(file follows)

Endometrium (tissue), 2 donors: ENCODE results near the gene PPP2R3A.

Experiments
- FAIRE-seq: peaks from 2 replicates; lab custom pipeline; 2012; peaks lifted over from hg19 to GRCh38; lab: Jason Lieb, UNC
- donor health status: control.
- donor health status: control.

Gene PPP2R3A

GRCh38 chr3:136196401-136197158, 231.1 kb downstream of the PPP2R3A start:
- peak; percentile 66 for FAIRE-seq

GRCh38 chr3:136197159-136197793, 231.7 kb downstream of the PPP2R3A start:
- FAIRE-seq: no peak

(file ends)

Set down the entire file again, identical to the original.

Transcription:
Endometrium (tissue), 2 donors: ENCODE results near the gene PPP2R3A.

Experiments
- FAIRE-seq: peaks from 2 replicates; lab custom pipeline; 2012; peaks lifted over from hg19 to GRCh38; lab: Jason Lieb, UNC
- donor health status: control.
- donor health status: control.

Gene PPP2R3A

GRCh38 chr3:136196401-136197158, 231.1 kb downstream of the PPP2R3A start:
- peak; percentile 66 for FAIRE-seq

GRCh38 chr3:136197159-136197793, 231.7 kb downstream of the PPP2R3A start:
- FAIRE-seq: no peak